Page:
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Golden Knights lack key save, timely goal in series loss to Stars

Updated September 15, 2020 - 8:46 am

Had Max Pacioretty buried his scoring chance with about seven minutes remaining in the third period Monday, the outcome of Game 5 might have been different for the Golden Knights.

Dallas goaltender Anton Khudobin came up with one of his 34 saves to keep it a one-goal game, and the Stars tied the score a few minutes later.

Whether it was a timely stop or an opportunistic goal, Dallas executed at key points throughout the Western Conference Final and advanced with a 3-2 overtime victory over the Knights at Rogers Place in Edmonton, Alberta.

”It’s that time of year: 1-nothing, 2-1 games,” coach Pete DeBoer said. “You have to be able to win them, and you have to be on the right side of them. There’s not a lot of room out there, and guys are playing for keeps.

“We were right there. It’s a very slim margin. We just couldn’t get a timely goal in order to put us in a position to be on the right side of that ledger.”

The Knights had multiple chances to tip the series in their favor but were unable to come through at critical junctures.

Dallas got the jump in Game 1 and had a 1-0 lead before the Knights knew what hit them. In Game 3, the Knights squandered a five-on-three advantage early in the third period before Jamie Benn put the Stars ahead. Alexander Radulov bagged the winning goal 31 seconds into overtime.

Another five-on-three for the Knights went by the wayside in the third period of Game 4, while Dallas’ Joe Pavelski and Benn sparked the Stars with second-period goals.

The Knights had a 2-0 lead midway through the third period Monday before Benn started the comeback and Joel Kiviranta converted on a power play with 3:47 remaining. Denis Gurianov clinched the series 3:36 into overtime on the power play, as well.

“Probably the last eight games, it felt like we were cursed around the net. Nothing was going in,” forward Reilly Smith said. “Our defense did a good job supplying a lot of the offense through that stretch, and as forwards, we just weren’t able to help our team out. It was timely situations. I feel like the onus is on us.

“We try to stay positive and stick to our game plan and keep grinding teams down, but it seemed like no matter what we were doing, it just wasn’t ending up in the back of the net.”

The Knights head home despite scoring one fewer goal than Dallas in the five games (9-8).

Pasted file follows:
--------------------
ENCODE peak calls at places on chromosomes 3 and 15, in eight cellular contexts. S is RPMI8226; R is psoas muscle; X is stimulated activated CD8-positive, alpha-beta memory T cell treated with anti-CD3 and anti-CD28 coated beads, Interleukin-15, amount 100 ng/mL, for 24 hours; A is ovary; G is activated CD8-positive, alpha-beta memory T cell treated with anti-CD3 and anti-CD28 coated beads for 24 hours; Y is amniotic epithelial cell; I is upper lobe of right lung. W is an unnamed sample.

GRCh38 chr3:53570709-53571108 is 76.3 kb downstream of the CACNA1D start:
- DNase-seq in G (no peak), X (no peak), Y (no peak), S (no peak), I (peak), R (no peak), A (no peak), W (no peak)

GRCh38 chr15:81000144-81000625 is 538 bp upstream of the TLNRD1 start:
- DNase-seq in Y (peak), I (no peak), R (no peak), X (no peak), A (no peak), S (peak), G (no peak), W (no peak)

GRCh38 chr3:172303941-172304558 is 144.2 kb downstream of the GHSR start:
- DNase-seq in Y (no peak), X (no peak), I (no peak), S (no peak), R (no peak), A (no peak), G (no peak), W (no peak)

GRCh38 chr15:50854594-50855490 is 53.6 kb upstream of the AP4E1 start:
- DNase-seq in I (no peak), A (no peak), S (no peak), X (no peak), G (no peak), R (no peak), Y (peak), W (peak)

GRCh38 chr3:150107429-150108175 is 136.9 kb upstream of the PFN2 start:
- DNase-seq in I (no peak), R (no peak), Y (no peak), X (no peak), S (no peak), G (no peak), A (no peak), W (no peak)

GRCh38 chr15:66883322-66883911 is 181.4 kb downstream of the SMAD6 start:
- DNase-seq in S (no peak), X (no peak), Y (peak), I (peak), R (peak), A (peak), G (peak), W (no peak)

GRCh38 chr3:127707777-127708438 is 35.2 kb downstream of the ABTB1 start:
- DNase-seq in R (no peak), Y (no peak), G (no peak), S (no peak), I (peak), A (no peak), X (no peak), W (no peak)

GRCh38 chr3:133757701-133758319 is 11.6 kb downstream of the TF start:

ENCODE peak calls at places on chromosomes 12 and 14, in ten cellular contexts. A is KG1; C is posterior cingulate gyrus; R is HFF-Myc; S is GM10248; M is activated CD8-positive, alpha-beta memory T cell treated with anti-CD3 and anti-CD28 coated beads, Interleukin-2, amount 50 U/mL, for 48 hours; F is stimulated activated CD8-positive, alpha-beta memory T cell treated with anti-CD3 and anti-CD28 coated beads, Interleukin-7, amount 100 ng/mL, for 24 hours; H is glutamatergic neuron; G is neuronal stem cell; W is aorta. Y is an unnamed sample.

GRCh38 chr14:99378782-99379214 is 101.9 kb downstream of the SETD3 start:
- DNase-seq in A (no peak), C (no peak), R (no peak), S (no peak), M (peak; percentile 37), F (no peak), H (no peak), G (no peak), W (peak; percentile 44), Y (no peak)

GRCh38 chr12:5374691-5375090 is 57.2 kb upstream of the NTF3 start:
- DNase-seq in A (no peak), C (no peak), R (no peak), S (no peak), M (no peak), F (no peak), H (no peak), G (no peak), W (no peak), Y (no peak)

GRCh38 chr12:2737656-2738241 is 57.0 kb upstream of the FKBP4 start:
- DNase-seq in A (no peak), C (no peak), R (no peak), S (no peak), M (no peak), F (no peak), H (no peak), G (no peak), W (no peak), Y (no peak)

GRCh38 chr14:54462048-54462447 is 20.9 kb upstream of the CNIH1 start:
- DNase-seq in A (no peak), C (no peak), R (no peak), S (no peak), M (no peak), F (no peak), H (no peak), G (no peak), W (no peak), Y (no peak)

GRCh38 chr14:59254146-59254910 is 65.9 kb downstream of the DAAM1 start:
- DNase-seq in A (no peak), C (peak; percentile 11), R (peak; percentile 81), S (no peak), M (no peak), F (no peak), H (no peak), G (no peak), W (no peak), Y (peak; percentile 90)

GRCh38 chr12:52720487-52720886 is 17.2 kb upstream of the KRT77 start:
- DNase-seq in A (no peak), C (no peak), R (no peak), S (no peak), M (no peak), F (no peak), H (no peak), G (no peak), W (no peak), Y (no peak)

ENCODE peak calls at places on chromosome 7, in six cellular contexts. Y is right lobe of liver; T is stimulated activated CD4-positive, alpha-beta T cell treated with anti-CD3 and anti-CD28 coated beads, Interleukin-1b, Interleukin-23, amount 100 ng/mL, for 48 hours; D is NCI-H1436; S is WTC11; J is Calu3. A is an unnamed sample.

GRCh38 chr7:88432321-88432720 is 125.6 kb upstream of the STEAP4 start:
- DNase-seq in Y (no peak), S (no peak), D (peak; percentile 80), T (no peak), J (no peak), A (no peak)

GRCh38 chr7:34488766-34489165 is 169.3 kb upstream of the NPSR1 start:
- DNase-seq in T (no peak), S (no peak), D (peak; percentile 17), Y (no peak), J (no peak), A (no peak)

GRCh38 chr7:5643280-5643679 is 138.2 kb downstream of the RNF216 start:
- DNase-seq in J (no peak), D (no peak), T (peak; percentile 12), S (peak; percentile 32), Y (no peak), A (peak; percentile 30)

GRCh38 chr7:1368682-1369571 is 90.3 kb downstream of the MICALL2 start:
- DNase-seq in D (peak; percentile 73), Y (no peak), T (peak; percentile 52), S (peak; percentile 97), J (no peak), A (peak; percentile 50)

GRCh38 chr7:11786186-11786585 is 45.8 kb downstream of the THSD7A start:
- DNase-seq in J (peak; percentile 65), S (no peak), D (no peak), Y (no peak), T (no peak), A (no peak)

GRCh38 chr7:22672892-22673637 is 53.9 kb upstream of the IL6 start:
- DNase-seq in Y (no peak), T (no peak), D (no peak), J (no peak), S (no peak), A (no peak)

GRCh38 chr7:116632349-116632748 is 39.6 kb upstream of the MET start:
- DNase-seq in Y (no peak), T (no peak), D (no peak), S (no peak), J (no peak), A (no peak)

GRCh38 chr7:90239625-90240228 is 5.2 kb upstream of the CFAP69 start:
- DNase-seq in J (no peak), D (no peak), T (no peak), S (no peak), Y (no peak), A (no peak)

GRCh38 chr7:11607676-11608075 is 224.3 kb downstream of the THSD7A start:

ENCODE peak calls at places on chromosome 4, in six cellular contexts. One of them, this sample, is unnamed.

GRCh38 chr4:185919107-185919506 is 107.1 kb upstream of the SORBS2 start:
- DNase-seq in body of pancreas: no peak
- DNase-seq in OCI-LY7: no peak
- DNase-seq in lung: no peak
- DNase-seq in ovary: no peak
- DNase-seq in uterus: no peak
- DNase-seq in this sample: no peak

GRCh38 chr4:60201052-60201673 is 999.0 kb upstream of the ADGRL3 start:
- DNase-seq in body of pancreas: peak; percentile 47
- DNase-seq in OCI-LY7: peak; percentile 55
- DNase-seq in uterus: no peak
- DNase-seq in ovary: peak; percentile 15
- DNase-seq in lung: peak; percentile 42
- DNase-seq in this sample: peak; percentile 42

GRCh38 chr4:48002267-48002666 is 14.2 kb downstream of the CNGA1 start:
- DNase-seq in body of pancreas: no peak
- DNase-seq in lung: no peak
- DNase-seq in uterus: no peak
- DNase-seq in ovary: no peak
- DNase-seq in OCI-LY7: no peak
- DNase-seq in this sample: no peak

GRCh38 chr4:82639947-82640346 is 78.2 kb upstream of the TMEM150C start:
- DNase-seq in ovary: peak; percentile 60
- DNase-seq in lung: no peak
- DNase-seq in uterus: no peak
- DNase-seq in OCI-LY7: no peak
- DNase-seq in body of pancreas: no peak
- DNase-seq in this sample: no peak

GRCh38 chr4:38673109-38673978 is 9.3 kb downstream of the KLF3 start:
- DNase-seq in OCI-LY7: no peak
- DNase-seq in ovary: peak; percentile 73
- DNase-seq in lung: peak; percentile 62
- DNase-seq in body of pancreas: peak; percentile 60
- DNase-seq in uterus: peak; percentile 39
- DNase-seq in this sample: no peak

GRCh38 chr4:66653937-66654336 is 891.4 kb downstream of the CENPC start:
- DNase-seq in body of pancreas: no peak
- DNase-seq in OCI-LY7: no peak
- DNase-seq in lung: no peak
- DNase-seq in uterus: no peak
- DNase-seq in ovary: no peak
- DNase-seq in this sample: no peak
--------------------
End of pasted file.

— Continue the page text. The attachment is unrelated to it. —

Jonathan Marchessault went the final 11 games without a goal, while Pacioretty was held without a goal in eight straight.

The Knights were 3-for-22 on the power play in the series and saw Dallas score on three of its final five power plays after starting 0-for-8.

”I felt even the games we lost here in the bubble, I felt we could win and we could have won,” DeBoer said. “We’ve got to learn some things from this about what works in the playoffs and how you score in the playoffs. I’m still getting used to and getting to know the group. But the goal of this team is to win a Stanley Cup, and they’re right in that window.”

Here are three more takeaways from the season-ending loss:

1. Stone plays through pain

Knights right wing Mark Stone turned in a gutty, captain-like performance despite not being close to 100 percent.

Stone blocked a shot with his right foot in the second period of Game 4 on Saturday and went to the locker room. He returned in the third and logged more than eight minutes of ice time, but was noticeably hobbled during a five-on-three advantage.

He was shown during warmups before Game 5 testing out the apparent injury and appeared to labor at times in the first period before settling in.

In 19:08 of ice time, Stone had a team-leading five shots on goal and nine shot attempts to go with four hits.

2. Fleury’s last prank?

Goalie Marc-Andre Fleury might have appeared in a Knights uniform for the final time. If so, he couldn’t resist going out with a smile.

At the end of warmups, Fleury laid the net flat on the ice and pushed it against the end boards to prevent the Stars from shooting at the empty net.

Earlier in the series, the known jokester took the net off the moorings and turned it facing the boards to discourage Dallas’ Alexander Radulov, among others, from trying to score before leaving the ice.

Fleury played one game in the series and finished the postseason with a 3-1 record, 2.27 goals-against average and .910 save percentage. After Game 5, his agent, who also represents at least one player with Dallas, sent a tweet congratulating Stars coach Rick Bowness.

There were no swords involved.

3. Theodore’s final impression

Shea Theodore gave fans and media one more play to remember him by before he departed the bubble as a budding all-star.

The defenseman controlled a pass on his backhand and then whipped a long pass through the neutral zone to spring Chandler Stephenson on a breakaway for the first goal.

Theodore finished as the Knights’ leading scorer in the playoffs with 19 points, and his seven goals is tied with Tampa Bay’s Victor Hedman for the most among defensemen.

He leads the league with 80 shots on goal, 12 more than Anders Lee of the New York Islanders.

Contact David Schoen at dschoen@reviewjournal.com or 702-387-5203. Follow @DavidSchoenLVRJ on Twitter.

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